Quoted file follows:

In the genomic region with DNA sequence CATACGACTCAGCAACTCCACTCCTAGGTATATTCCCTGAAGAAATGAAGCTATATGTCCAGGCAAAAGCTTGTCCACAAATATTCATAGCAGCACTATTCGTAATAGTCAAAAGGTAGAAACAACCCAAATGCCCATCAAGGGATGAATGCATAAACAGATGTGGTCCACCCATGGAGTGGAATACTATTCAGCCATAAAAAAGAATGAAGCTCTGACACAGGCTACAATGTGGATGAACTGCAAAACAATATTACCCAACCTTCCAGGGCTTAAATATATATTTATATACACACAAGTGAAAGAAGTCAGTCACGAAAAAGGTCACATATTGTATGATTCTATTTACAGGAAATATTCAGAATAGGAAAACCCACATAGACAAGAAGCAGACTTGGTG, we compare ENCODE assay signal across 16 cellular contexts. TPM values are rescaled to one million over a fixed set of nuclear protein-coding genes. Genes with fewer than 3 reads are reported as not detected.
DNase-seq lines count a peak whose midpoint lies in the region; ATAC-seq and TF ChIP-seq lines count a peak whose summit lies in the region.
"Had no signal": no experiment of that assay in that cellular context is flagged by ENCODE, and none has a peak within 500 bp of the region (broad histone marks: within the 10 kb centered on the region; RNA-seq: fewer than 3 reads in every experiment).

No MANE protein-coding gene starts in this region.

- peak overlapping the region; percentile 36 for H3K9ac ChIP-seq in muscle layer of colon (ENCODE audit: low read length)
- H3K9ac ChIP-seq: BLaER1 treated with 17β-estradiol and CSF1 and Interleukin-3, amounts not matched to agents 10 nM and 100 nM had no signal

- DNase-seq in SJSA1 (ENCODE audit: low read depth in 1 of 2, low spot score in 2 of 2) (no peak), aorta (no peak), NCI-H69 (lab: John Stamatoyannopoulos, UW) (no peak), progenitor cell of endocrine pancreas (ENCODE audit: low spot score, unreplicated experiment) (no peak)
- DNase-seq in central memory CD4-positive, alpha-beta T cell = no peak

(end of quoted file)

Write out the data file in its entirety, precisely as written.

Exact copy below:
In the genomic region with DNA sequence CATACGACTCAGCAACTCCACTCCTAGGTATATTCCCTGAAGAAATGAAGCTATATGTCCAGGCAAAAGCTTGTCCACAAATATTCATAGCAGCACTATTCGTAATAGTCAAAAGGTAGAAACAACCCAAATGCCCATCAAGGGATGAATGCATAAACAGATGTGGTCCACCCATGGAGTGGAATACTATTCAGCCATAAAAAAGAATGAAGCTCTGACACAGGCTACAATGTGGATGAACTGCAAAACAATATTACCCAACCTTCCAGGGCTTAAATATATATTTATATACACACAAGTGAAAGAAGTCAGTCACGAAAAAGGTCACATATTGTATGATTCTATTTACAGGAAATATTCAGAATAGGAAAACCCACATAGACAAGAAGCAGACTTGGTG, we compare ENCODE assay signal across 16 cellular contexts. TPM values are rescaled to one million over a fixed set of nuclear protein-coding genes. Genes with fewer than 3 reads are reported as not detected.
DNase-seq lines count a peak whose midpoint lies in the region; ATAC-seq and TF ChIP-seq lines count a peak whose summit lies in the region.
"Had no signal": no experiment of that assay in that cellular context is flagged by ENCODE, and none has a peak within 500 bp of the region (broad histone marks: within the 10 kb centered on the region; RNA-seq: fewer than 3 reads in every experiment).

No MANE protein-coding gene starts in this region.

- peak overlapping the region; percentile 36 for H3K9ac ChIP-seq in muscle layer of colon (ENCODE audit: low read length)
- H3K9ac ChIP-seq: BLaER1 treated with 17β-estradiol and CSF1 and Interleukin-3, amounts not matched to agents 10 nM and 100 nM had no signal

- DNase-seq in SJSA1 (ENCODE audit: low read depth in 1 of 2, low spot score in 2 of 2) (no peak), aorta (no peak), NCI-H69 (lab: John Stamatoyannopoulos, UW) (no peak), progenitor cell of endocrine pancreas (ENCODE audit: low spot score, unreplicated experiment) (no peak)
- DNase-seq in central memory CD4-positive, alpha-beta T cell = no peak